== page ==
‘Johnson’s partner didn’t say anything?’
‘I can’t say what it’s like now, but back then? You looked the other way. Always.’
‘How about the partner, what happened to him?’
The old man was so long in answering that Billy almost repeated the question.
‘Looking back all those years?’ his father finally said. ‘He could’ve been a better father to his kids, maybe a better husband to his wife, but other than that?’ Looking Billy in the eye now. ‘He sleeps like a rock.’


The Whites is terrific. The emotional draw is powerful and there are times when the prose just sings. It’s dark and dreadful and has strong noir elements. It’s one to knock your socks off if you can spare the time. 

Friday, 26 May 2017

Curing Reader's Block - WANT YOU GONE by CHRIS BROOKMYRE


It was an honour to be asked by the Coastword Festival to host an event with Chris Brookmyre. I was thrilled to be able to accept and a little nervous at the prospect.

Keen to make sure I was able to discuss his most current work, I set about getting hold of the three newest Jack Parlabane novels.

With only a short period time to get through them, I was a little nervous about the task ahead. Normally such an endeavour would be an enjoyable challenge, but I’d been struggling to read for a while and wasn’t sure I could make it.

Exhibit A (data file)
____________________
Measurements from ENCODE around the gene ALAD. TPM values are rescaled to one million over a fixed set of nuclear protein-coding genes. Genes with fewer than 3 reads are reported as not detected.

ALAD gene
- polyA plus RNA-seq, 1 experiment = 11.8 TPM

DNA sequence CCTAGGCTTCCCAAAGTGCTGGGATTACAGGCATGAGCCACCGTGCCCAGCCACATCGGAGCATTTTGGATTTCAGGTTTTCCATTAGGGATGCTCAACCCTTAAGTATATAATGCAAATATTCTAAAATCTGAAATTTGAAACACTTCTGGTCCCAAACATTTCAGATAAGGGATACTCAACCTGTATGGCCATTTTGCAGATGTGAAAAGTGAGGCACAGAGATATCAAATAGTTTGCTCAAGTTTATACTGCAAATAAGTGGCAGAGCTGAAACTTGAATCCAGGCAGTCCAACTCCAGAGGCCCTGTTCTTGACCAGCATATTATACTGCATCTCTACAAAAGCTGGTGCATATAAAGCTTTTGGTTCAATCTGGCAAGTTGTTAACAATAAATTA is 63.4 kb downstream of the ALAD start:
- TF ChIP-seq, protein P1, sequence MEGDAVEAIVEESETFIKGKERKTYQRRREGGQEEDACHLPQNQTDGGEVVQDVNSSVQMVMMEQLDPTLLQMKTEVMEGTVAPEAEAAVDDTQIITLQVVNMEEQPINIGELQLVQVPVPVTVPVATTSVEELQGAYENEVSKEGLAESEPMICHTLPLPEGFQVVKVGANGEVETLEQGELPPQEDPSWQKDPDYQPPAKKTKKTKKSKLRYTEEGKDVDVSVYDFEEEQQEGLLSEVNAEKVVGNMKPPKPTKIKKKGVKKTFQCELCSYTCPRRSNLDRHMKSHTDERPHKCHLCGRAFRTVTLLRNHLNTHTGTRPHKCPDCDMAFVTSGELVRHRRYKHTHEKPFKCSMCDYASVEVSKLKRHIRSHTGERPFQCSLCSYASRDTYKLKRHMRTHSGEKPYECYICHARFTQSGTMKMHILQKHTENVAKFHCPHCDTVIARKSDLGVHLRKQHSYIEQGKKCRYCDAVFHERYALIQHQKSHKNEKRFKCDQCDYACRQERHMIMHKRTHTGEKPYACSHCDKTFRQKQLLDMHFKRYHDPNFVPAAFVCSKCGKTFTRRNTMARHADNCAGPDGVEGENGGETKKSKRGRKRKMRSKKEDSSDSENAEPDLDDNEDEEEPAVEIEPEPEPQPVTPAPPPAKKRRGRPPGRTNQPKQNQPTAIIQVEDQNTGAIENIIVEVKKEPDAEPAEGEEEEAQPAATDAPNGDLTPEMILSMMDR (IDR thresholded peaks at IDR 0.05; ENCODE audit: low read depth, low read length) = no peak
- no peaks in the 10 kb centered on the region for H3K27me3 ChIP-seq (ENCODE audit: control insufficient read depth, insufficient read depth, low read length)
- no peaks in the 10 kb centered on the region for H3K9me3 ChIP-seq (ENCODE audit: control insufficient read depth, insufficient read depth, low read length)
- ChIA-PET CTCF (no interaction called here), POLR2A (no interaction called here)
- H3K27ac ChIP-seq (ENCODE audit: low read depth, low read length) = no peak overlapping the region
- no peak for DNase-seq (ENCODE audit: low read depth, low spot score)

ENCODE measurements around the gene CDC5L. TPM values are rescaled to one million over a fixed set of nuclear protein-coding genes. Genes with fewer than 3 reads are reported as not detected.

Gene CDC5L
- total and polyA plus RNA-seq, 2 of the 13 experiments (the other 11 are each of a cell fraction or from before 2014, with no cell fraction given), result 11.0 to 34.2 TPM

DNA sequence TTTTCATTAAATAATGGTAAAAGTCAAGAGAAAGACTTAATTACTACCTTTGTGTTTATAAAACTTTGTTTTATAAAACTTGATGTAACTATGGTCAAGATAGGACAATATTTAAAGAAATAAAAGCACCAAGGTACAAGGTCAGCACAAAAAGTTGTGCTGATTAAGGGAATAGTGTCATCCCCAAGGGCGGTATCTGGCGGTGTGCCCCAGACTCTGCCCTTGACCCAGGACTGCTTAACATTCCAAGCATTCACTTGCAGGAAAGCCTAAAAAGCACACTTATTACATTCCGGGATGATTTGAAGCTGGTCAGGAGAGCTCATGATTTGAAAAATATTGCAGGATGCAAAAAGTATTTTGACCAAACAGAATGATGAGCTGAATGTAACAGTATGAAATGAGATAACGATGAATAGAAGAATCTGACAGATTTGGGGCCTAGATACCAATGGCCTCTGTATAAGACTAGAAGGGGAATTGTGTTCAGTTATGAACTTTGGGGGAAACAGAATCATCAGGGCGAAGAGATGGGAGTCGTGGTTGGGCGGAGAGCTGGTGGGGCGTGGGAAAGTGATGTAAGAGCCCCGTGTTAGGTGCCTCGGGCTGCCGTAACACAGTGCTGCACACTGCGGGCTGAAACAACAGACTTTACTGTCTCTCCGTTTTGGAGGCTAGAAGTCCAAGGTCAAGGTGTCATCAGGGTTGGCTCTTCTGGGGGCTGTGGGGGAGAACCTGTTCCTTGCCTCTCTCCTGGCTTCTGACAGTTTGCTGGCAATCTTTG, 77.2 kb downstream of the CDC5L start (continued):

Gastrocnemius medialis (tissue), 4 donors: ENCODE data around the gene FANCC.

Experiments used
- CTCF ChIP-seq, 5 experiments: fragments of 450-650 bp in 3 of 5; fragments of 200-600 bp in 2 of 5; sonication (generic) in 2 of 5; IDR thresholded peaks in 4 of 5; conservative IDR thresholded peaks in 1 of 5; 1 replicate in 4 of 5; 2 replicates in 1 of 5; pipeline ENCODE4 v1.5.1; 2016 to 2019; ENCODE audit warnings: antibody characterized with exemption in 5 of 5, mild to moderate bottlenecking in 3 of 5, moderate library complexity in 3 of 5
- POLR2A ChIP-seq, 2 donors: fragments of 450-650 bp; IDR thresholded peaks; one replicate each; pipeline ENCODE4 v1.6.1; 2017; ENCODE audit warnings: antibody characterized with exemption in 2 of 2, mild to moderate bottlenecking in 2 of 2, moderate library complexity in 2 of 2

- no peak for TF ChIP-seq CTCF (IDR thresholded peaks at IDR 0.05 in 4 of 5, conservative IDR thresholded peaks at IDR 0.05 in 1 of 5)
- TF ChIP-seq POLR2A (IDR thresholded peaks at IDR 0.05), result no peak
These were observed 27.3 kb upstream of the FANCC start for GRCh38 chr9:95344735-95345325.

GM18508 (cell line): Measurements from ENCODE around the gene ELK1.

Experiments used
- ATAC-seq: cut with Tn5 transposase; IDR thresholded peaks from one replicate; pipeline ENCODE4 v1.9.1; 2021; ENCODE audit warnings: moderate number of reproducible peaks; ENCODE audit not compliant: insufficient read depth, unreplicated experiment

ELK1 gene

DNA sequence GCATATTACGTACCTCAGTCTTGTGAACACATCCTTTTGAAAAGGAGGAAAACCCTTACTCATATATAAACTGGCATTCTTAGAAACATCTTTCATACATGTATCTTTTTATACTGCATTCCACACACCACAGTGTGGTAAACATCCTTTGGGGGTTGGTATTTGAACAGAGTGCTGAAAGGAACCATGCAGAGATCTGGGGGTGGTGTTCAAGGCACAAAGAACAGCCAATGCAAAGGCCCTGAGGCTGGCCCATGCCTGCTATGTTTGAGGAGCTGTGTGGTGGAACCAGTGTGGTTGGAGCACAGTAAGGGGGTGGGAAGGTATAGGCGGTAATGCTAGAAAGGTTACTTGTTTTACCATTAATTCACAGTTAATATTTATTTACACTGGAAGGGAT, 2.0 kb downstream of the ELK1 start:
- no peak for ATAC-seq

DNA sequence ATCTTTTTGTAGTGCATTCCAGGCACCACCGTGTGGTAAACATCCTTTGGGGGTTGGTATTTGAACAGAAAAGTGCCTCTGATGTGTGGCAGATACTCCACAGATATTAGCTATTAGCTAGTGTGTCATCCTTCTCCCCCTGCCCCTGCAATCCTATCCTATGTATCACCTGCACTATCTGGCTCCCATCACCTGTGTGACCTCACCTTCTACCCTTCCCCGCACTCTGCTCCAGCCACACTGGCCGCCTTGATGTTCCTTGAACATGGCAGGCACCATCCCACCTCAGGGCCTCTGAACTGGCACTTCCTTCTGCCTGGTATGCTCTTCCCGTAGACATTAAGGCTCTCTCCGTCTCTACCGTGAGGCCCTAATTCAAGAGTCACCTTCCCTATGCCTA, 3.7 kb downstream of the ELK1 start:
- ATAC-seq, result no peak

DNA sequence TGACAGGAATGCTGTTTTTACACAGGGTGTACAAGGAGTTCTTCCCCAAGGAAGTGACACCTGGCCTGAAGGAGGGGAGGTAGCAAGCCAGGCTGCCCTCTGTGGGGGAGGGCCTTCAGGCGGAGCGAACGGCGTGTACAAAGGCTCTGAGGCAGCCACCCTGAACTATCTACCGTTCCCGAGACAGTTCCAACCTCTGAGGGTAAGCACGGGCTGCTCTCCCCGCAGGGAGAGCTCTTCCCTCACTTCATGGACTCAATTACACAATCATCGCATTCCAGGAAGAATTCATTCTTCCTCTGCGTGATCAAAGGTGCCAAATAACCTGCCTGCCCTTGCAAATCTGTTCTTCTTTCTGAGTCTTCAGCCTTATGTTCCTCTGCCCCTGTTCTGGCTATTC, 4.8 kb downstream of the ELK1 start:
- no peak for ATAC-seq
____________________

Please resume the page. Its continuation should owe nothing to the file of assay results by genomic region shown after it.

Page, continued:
As part of my introduction on the big day, I announced that I’d been suffering from reader’s block before coming to Chris’s books and also admitted that the novels I’d worked my way through had provided something of a literary enema of sorts. Jack Parlabane's adventures had totally removed whatever had been holding me back. The statement was packed with truth. What Mr Brookmyre had done from me was to allow me to rediscover the pleasure of reading and the delights of being able to escape into the world of fiction whenever I wanted to get away. The books are all page-turning treats and completely rekindled my interest in good stories. My stress levels settled back to normal for a while and I remembered why I should keep books at the forefront of my life.